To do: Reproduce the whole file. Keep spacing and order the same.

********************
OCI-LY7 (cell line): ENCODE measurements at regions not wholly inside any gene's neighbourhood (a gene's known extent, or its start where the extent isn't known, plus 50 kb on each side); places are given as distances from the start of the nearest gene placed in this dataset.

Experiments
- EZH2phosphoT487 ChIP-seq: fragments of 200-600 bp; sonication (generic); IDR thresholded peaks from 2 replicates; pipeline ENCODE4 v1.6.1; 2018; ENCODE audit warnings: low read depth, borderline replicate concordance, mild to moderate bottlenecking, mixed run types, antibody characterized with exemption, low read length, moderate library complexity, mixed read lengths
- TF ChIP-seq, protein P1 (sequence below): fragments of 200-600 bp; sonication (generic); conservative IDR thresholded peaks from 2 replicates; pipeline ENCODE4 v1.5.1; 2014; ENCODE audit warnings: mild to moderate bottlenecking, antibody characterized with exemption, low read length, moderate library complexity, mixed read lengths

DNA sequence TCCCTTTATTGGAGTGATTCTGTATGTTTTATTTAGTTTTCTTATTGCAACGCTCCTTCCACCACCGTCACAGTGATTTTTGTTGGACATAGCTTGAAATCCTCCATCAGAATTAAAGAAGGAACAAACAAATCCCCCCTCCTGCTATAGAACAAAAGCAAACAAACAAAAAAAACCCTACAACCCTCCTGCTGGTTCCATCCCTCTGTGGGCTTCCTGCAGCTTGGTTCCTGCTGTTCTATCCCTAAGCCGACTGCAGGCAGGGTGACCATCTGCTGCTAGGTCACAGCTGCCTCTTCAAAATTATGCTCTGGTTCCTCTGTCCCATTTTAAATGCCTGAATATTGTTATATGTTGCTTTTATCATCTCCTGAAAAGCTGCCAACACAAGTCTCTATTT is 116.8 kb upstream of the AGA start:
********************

OCI-LY7 (cell line): ENCODE measurements at regions not wholly inside any gene's neighbourhood (a gene's known extent, or its start where the extent isn't known, plus 50 kb on each side); places are given as distances from the start of the nearest gene placed in this dataset.

Experiments
- EZH2phosphoT487 ChIP-seq: fragments of 200-600 bp; sonication (generic); IDR thresholded peaks from 2 replicates; pipeline ENCODE4 v1.6.1; 2018; ENCODE audit warnings: low read depth, borderline replicate concordance, mild to moderate bottlenecking, mixed run types, antibody characterized with exemption, low read length, moderate library complexity, mixed read lengths
- TF ChIP-seq, protein P1 (sequence below): fragments of 200-600 bp; sonication (generic); conservative IDR thresholded peaks from 2 replicates; pipeline ENCODE4 v1.5.1; 2014; ENCODE audit warnings: mild to moderate bottlenecking, antibody characterized with exemption, low read length, moderate library complexity, mixed read lengths

DNA sequence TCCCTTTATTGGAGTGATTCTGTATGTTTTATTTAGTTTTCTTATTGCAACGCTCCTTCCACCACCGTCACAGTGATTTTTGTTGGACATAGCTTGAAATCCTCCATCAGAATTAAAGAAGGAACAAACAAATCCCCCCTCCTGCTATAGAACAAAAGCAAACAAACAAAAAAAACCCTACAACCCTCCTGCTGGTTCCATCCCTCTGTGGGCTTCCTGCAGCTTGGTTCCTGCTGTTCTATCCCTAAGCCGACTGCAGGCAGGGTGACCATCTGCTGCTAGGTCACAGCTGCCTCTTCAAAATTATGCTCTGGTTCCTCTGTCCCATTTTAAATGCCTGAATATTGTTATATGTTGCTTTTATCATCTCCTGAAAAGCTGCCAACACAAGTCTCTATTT is 116.8 kb upstream of the AGA start: